by Daniel Francis and Gil Hewlett. Harbour Publishing 2007. $29.95. ISBN 9781550174267. Hardcover. 280 pages.
Not many years ago, killer whales had a reputation that was even fiercer than their name. But in 1964 the Vancouver Aquarium obtained its first killer whale, Moby Doll, and for the first time the public got a personal look at one of these much-feared marine mammals. It was soon discovered that they were not the vicious man-eaters of legend. Attitudes began to change and today they are revered as loveable, intelligent creatures, iconic symbols of the marine environment.
In January 2002, a young killer whale was discovered alone in the waters of Puget Sound near Seattle. Determining that the whale would not survive alone so far from home, a team of scientists captured "Springer" and transported her by boat north to her home range where she rejoined her family.At the same time Springer was making her historic journey, another lone whale turned up in Nootka Sound on the West Coast of Vancouver Island. The people of Nootka Sound adopted "Luna," but he was a large boisterous youngster who liked to cuddle boats and the government feared he would get into trouble. Another rescue was planned to return Luna to his family but this time there was no happy ending.In Operation Orca, award-winning author Daniel Francis gives breadth to the complications, contradictions, and political posturing that twice engulfed the debate of whether to interfere or let nature take its course. Through the amazing story of these two "orphan" whales, Operation Orca tells the larger story of orcas in the Pacific Northwest, the people who have studied them and the transformation of the whale's image from killer to icon.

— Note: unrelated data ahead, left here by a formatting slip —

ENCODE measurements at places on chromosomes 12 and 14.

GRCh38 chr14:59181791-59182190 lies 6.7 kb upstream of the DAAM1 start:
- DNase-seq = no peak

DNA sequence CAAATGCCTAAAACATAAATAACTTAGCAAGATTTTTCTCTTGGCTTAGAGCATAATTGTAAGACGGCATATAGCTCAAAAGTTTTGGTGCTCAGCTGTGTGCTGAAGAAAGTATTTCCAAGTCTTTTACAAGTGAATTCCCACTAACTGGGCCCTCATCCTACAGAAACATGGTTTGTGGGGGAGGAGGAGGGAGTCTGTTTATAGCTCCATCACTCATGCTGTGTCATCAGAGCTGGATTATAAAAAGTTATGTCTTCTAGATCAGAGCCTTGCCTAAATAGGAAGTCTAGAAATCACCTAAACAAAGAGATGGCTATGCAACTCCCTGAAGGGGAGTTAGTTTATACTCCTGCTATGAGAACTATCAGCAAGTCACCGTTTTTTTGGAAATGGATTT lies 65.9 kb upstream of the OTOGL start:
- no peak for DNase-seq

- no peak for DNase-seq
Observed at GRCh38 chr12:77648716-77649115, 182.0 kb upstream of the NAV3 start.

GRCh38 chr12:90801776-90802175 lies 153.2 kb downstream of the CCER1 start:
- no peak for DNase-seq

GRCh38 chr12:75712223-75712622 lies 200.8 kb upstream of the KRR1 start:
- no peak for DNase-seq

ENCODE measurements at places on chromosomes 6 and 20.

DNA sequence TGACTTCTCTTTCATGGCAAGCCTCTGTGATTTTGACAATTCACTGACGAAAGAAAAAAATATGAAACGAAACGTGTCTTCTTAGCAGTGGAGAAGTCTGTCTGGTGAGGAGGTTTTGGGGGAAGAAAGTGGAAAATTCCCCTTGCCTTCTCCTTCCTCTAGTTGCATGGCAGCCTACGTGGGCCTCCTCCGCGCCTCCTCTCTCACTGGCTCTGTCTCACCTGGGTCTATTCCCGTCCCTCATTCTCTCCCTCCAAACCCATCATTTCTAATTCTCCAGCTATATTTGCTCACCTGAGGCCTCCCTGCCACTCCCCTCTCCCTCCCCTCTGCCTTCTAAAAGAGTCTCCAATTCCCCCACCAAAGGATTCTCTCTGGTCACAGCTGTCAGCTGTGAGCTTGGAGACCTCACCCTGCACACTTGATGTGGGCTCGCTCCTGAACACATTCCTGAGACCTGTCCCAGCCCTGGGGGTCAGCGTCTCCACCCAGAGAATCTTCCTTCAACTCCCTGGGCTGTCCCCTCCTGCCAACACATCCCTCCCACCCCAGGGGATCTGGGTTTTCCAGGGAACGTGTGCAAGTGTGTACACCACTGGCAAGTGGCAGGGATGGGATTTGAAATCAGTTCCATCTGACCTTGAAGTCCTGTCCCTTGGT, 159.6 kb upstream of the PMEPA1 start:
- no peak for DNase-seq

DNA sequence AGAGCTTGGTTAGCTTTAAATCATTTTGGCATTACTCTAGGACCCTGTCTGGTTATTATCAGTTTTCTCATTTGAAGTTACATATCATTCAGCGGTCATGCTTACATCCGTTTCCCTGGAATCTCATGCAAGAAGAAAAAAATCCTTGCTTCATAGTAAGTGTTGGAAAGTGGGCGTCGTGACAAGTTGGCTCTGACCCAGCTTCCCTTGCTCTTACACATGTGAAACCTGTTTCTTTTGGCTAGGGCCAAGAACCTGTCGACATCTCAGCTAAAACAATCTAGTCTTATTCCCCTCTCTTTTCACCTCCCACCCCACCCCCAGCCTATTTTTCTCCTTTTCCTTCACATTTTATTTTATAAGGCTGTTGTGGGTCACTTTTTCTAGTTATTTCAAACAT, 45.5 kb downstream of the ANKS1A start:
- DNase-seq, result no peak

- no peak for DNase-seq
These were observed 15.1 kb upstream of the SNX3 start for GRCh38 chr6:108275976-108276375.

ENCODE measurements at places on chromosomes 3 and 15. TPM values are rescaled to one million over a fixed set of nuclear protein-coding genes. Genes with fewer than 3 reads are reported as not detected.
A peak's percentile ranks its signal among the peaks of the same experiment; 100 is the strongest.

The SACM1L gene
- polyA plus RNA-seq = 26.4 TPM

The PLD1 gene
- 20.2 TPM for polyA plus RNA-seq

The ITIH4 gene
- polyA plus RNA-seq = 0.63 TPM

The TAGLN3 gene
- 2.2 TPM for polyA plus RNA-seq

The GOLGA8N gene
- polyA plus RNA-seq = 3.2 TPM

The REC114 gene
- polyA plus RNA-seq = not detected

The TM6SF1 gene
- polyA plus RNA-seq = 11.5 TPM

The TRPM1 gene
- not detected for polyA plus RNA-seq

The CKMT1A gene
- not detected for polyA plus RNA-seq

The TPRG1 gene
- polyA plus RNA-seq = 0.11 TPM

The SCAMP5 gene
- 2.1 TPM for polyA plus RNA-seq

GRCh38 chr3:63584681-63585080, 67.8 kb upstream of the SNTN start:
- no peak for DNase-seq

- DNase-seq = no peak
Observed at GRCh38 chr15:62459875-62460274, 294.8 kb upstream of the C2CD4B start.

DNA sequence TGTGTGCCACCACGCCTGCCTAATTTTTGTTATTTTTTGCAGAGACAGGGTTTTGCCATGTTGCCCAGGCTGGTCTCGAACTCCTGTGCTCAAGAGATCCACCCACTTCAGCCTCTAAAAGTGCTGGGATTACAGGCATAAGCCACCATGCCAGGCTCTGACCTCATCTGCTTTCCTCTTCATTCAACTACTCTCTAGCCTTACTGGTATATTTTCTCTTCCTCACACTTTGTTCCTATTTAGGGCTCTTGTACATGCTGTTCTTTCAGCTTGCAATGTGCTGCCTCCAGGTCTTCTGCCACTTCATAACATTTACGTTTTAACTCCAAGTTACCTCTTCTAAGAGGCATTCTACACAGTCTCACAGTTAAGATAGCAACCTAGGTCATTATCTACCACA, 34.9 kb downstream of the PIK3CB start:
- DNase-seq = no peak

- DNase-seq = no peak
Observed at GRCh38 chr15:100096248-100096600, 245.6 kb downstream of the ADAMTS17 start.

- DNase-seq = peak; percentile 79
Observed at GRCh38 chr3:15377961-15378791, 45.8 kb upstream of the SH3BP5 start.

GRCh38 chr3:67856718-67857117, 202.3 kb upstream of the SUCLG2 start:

In summarizing the disappointing failure in rescuing "Luna" the author pinpoints what the real problem was – "For them, the failure to save one whale was symptomatic of a larger failure of community and humanity. They thought that Luna died because the interested parties had not been able to put aside their personal agendas for the good of the animal." This poignant realization captures it all.
The book goes into great detail into the persons involved in the narrative. This was necessary and paid off in the final result as the reader has a great understanding and appreciation of the parties involved.
The text flowed easily in an engrossing style, reflecting both appreciation of the subject matter and the reading audience. There can sometimes be a tendency for writers to pen an overly academic style of writing which is not evident here.
I would recommend this book as a good read for anyone who really wants to understand the complexities involved with rescuing and overseeing the welfare of killer whales. Francis and Hewlett have made for an excellent writing team.
--Reviewed by Debbie Shirlaw